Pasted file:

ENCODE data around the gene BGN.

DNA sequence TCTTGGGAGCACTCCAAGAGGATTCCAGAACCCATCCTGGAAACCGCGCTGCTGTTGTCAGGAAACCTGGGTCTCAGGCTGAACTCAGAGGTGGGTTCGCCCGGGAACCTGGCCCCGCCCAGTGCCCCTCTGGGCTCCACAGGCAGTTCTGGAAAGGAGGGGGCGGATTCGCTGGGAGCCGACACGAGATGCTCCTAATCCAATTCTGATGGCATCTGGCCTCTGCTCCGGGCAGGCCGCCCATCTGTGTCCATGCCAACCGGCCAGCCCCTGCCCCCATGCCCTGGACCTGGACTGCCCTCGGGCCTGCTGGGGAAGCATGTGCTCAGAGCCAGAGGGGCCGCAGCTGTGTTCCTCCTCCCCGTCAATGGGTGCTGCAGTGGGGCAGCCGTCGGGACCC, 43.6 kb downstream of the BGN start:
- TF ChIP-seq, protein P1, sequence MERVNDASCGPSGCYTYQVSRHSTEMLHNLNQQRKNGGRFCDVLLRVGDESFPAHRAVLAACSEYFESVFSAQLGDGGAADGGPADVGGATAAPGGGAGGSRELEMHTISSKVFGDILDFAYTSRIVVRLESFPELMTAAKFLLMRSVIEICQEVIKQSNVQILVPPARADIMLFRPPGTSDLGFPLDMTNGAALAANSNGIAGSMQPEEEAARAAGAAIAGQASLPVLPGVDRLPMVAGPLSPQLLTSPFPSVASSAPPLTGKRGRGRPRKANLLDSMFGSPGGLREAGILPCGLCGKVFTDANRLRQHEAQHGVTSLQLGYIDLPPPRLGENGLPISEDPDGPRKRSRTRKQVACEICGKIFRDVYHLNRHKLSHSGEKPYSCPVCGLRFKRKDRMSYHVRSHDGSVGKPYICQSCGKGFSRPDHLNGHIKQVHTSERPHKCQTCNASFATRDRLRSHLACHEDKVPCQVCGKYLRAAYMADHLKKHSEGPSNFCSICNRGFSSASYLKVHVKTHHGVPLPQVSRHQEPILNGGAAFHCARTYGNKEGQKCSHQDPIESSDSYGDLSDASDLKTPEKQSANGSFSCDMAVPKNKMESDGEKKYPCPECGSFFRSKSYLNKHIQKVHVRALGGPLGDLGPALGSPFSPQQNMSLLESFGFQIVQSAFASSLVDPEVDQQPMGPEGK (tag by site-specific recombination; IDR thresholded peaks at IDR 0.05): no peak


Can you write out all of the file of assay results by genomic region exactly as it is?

ENCODE data around the gene BGN.

DNA sequence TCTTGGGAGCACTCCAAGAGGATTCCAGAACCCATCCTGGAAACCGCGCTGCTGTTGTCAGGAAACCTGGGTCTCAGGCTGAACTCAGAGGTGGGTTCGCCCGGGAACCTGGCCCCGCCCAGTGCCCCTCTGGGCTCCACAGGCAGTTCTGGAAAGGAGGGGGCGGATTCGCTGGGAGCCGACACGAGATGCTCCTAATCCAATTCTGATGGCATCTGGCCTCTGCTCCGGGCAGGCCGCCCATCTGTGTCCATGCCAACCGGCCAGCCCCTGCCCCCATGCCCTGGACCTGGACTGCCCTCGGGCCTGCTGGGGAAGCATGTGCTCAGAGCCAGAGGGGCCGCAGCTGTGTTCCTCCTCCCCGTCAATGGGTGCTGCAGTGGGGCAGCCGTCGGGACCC, 43.6 kb downstream of the BGN start:
- TF ChIP-seq, protein P1, sequence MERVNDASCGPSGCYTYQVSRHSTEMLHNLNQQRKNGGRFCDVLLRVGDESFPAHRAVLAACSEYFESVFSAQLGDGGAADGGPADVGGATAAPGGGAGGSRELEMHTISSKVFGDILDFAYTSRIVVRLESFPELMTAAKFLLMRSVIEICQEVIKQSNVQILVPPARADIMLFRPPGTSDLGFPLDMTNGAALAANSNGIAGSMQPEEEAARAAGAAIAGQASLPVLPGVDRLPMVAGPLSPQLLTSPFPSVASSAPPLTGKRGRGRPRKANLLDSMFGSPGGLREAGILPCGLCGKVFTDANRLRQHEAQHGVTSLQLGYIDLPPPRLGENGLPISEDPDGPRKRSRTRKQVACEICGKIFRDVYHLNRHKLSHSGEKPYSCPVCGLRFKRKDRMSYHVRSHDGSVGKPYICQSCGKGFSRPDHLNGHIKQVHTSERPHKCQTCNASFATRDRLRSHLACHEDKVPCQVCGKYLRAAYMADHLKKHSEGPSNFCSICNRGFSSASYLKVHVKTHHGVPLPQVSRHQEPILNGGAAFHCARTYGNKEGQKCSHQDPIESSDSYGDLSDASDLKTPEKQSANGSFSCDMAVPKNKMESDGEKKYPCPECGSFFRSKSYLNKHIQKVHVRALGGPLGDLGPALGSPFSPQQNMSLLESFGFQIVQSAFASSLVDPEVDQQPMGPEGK (tag by site-specific recombination; IDR thresholded peaks at IDR 0.05): no peak